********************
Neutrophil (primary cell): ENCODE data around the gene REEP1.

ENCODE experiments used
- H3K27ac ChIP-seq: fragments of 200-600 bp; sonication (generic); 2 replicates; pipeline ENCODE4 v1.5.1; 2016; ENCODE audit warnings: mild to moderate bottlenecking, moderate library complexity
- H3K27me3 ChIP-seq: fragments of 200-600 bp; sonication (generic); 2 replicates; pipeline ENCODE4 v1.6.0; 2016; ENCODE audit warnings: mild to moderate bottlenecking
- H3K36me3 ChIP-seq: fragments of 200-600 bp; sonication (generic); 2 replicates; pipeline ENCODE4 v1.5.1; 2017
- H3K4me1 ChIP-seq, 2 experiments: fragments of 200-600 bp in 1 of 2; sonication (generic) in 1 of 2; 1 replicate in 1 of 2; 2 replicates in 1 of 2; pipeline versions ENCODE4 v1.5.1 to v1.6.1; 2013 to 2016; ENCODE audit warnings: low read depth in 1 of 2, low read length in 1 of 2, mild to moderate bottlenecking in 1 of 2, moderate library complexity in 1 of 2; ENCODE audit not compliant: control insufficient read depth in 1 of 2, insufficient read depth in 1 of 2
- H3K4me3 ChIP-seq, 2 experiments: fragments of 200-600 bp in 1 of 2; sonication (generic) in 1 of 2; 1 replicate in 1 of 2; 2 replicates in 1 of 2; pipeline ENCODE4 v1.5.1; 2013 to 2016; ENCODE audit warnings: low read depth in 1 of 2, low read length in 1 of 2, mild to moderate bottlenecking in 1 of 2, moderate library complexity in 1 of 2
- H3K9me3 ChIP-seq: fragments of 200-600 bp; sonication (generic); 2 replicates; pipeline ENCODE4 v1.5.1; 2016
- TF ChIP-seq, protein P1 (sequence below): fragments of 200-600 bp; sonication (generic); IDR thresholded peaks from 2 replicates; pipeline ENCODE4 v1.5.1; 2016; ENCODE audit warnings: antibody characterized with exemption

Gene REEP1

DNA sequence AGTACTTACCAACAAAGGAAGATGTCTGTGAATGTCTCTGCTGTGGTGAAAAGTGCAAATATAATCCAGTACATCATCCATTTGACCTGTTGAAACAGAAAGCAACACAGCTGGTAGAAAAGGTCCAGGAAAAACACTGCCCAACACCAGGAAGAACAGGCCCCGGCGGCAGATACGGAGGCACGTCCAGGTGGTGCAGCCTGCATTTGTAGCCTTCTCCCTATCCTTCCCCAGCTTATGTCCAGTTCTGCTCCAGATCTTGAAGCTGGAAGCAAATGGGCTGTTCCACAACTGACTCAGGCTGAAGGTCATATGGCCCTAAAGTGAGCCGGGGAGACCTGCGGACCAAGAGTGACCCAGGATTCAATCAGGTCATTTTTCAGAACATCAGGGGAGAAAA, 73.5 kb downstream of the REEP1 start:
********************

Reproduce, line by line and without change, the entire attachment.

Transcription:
Neutrophil (primary cell): ENCODE data around the gene REEP1.

ENCODE experiments used
- H3K27ac ChIP-seq: fragments of 200-600 bp; sonication (generic); 2 replicates; pipeline ENCODE4 v1.5.1; 2016; ENCODE audit warnings: mild to moderate bottlenecking, moderate library complexity
- H3K27me3 ChIP-seq: fragments of 200-600 bp; sonication (generic); 2 replicates; pipeline ENCODE4 v1.6.0; 2016; ENCODE audit warnings: mild to moderate bottlenecking
- H3K36me3 ChIP-seq: fragments of 200-600 bp; sonication (generic); 2 replicates; pipeline ENCODE4 v1.5.1; 2017
- H3K4me1 ChIP-seq, 2 experiments: fragments of 200-600 bp in 1 of 2; sonication (generic) in 1 of 2; 1 replicate in 1 of 2; 2 replicates in 1 of 2; pipeline versions ENCODE4 v1.5.1 to v1.6.1; 2013 to 2016; ENCODE audit warnings: low read depth in 1 of 2, low read length in 1 of 2, mild to moderate bottlenecking in 1 of 2, moderate library complexity in 1 of 2; ENCODE audit not compliant: control insufficient read depth in 1 of 2, insufficient read depth in 1 of 2
- H3K4me3 ChIP-seq, 2 experiments: fragments of 200-600 bp in 1 of 2; sonication (generic) in 1 of 2; 1 replicate in 1 of 2; 2 replicates in 1 of 2; pipeline ENCODE4 v1.5.1; 2013 to 2016; ENCODE audit warnings: low read depth in 1 of 2, low read length in 1 of 2, mild to moderate bottlenecking in 1 of 2, moderate library complexity in 1 of 2
- H3K9me3 ChIP-seq: fragments of 200-600 bp; sonication (generic); 2 replicates; pipeline ENCODE4 v1.5.1; 2016
- TF ChIP-seq, protein P1 (sequence below): fragments of 200-600 bp; sonication (generic); IDR thresholded peaks from 2 replicates; pipeline ENCODE4 v1.5.1; 2016; ENCODE audit warnings: antibody characterized with exemption

Gene REEP1

DNA sequence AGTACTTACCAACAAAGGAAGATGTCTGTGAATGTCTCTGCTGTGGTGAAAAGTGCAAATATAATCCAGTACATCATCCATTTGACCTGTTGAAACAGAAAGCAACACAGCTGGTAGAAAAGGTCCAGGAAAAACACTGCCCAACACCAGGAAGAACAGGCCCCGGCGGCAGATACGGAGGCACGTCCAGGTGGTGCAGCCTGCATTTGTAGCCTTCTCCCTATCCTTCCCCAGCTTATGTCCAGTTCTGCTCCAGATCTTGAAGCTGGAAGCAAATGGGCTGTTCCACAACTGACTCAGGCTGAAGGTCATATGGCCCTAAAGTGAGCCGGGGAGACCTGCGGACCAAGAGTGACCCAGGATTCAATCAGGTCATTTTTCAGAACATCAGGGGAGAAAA, 73.5 kb downstream of the REEP1 start: